As natural as you can keep. No darkening of rooms, no reduction in noise levels. Just the way a normal day looks like! The way bright light exposure at night has an adverse effect on night time sleep, ‘Creating’ a special environment in the hope of lengthening naps during daytime, only messes with the circadian rhythm, that is the body clock which is a fine balance of two important hormones- melatonin and cortisol.
- So why shouldnt baby sleep in a quiet, dark room for all her naps ?
Simply explained, Melatonin works as a sleep hormone and Cortisol as the awake hormone in our body. Melatonin levels in the body are the highest after the sun sets and is low when it reacts to morning light exposure. Being light sensitive, if we darken rooms / reduce natural day noise levels to make the environment similar to night time, we are disturbing this fine hormonal balance and sending out the wrong signal to the body clock. It would be best to get your baby to adapt to nap times in the day and extended sleep during the night.
Baby carriers to help your baby nap
Once we understand baby sleep biology and what is normal infant behaviour, parental stress reduces to a greater extent making it easier to think of ways where the needs of both the baby and caregiver are taken care of.
Since ages, women have been working, earning their daily bread, working in farms, handling their households even after having a baby, and in general, go about their life as if nothing has changed even after having a little human around. What was that one thing which helped them take care of the baby while being on the go?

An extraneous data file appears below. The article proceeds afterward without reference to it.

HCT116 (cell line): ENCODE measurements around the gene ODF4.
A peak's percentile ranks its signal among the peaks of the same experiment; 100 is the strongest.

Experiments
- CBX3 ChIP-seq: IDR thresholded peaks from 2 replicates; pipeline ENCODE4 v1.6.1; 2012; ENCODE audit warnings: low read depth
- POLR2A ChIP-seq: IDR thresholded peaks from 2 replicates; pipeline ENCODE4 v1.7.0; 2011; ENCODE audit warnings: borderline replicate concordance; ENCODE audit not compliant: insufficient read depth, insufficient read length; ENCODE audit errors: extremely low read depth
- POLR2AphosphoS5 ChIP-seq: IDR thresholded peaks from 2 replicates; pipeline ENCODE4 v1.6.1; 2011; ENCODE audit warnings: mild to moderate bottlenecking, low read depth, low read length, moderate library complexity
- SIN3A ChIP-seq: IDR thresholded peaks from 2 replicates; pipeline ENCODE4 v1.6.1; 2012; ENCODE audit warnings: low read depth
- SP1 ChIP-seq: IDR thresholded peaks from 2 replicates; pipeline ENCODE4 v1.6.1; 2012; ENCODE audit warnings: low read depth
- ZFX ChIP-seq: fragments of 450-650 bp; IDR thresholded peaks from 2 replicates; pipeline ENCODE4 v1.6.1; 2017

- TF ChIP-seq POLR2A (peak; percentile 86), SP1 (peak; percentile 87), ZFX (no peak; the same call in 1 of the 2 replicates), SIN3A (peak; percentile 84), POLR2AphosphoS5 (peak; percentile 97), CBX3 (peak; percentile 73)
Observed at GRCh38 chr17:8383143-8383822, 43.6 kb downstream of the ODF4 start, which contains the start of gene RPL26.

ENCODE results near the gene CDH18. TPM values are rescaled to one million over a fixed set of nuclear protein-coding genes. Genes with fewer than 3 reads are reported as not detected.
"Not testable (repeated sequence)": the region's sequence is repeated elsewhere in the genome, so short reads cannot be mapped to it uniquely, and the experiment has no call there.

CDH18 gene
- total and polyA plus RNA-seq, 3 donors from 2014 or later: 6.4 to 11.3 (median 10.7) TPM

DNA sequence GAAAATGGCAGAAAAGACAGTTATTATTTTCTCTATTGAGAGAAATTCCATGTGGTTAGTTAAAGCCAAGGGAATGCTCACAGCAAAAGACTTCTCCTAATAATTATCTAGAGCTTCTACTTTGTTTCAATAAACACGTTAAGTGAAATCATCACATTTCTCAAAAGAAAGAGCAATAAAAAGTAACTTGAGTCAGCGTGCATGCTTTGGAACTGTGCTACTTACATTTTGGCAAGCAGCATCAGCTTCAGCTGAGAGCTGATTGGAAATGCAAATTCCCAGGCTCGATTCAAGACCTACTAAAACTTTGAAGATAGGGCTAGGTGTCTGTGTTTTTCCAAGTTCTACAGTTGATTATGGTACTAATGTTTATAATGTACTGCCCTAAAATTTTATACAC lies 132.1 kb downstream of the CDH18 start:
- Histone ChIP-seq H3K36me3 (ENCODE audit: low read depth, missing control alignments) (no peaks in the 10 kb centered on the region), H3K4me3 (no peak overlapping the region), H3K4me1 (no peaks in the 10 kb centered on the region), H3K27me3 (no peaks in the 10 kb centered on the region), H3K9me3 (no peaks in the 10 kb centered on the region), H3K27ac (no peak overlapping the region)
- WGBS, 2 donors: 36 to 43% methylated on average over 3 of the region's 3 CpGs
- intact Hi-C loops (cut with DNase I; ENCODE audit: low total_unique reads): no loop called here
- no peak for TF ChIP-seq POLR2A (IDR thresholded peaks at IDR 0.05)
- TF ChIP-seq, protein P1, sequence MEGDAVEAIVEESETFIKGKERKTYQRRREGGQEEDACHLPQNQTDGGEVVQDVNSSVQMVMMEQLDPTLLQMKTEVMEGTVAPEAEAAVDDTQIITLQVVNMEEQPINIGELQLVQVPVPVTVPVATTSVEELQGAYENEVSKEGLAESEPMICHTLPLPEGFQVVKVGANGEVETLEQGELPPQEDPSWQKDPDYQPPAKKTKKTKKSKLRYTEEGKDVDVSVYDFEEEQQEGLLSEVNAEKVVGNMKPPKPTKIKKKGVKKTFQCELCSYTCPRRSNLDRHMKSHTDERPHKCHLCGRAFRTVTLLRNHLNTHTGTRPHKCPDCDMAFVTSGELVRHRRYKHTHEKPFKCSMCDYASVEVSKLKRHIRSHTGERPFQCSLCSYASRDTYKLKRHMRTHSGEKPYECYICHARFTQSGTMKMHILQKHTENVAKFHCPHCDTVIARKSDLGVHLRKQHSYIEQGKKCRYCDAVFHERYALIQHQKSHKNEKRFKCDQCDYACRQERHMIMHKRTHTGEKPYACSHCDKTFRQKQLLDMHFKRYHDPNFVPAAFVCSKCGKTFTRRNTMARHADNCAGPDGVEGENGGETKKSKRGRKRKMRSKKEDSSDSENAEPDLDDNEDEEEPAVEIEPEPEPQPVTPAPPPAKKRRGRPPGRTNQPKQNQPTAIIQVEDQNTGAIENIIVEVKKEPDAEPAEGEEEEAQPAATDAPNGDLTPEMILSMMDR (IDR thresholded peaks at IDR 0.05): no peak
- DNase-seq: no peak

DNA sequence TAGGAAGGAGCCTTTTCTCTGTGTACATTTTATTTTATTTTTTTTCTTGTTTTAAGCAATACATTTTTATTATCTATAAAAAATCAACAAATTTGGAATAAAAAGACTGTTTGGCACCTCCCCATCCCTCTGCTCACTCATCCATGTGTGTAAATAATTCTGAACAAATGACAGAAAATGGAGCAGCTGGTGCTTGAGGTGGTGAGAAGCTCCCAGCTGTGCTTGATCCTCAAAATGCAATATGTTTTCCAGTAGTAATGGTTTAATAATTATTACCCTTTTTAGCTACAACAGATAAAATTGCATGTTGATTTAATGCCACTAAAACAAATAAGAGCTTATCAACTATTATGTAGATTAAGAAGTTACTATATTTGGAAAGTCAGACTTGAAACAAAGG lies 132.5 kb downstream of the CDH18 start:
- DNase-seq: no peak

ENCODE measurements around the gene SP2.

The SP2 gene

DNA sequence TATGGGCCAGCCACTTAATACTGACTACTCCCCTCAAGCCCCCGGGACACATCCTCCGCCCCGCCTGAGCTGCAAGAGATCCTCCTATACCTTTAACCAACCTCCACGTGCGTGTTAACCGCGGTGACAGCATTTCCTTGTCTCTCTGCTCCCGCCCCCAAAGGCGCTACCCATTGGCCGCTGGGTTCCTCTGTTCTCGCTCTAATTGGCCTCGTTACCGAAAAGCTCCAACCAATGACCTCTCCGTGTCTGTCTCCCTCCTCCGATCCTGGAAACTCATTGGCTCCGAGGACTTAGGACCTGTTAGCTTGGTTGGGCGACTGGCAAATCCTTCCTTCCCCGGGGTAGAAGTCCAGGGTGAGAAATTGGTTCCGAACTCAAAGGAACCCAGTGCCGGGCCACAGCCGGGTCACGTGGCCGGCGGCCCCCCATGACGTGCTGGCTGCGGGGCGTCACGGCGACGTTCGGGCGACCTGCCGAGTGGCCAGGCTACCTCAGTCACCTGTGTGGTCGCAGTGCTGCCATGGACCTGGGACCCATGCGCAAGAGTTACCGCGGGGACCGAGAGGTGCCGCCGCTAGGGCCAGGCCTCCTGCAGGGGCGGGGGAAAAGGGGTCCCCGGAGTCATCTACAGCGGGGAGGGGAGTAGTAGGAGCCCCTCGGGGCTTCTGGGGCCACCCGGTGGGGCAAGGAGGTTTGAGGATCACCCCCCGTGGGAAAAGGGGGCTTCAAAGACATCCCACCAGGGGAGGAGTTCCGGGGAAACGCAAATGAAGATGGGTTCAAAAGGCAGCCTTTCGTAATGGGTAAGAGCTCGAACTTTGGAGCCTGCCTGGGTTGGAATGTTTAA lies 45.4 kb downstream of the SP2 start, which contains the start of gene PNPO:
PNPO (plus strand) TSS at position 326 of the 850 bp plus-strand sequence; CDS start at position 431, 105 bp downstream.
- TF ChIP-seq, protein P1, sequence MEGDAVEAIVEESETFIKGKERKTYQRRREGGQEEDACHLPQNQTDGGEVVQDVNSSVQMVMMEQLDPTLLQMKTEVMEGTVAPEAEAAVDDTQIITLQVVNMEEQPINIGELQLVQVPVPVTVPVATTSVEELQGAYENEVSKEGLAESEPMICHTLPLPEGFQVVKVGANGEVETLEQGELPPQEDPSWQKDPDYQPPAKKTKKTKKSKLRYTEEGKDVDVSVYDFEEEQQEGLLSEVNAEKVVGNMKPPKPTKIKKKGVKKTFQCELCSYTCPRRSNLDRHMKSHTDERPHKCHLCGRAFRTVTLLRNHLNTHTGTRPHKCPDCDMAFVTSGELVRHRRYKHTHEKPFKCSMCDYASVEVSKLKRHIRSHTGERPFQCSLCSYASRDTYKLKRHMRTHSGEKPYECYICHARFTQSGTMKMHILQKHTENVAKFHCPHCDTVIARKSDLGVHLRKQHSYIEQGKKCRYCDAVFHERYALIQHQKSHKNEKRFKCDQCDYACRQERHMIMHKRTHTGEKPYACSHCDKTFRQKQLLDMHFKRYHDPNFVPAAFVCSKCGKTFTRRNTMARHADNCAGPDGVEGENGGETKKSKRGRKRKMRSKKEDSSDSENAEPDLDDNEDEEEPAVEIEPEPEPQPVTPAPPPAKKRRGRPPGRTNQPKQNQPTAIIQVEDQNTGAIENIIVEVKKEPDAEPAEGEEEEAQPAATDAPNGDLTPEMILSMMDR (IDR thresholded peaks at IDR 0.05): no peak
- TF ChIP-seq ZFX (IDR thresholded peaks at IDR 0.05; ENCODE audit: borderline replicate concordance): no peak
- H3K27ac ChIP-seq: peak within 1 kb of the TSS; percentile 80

Babywearing! It is the answer to all things parenting ! Let me explain, and see how beautifully it all comes together.
What Babywearing does for Naps
In terms of baby needs:
- Meets the need of being in close contact with the caregiver
- Feels secured and hence reduced fussiness
- Being on the move and in close proximity helps in bridging sleep cycles
- Movement is something all babies love
In terms of caregiver needs:
- No additional efforts needed to help baby nap
- Easier to follow baby cues
- Life goes on – household chores, work, outdoor time can be easily taken care of
- Naps are no longer a stress point
- Easier to nap nurse if required
Common concerns raised around babywearing naps:
- Will baby always need a carrier to fall asleep during naptime ?
No. Holding babies is a temporary need, and phases out soon. Babywearing is a safe, convenient alternative to holding, rocking or patting babies in your arms during naptime while allowing you to multitask. When worn right, baby is comforted right away with the wearer’s heart beat and body warmth negating the need for rocking, patting, singing or external stimuli. See this video that answers this common concern amongst new parents. Read this article to learn about some ways you will be helping your baby.
- For how many naps do I babywear?
Babywearing is a tool to meet the needs of the baby and the caregiver. Hence use it when you need it. E.g. – You see your baby not settling down easily; you have to step out for something unavoidable but the baby needs to nap; baby wants to nurse only while napping, there is a lock down enforced but you have chores to finish and so on. There is no hard and fast rule, go with what fits in the situation better. And babywearing can also be one of the primary tools to help you survive this CoronaVirus lockdown with a newborn baby.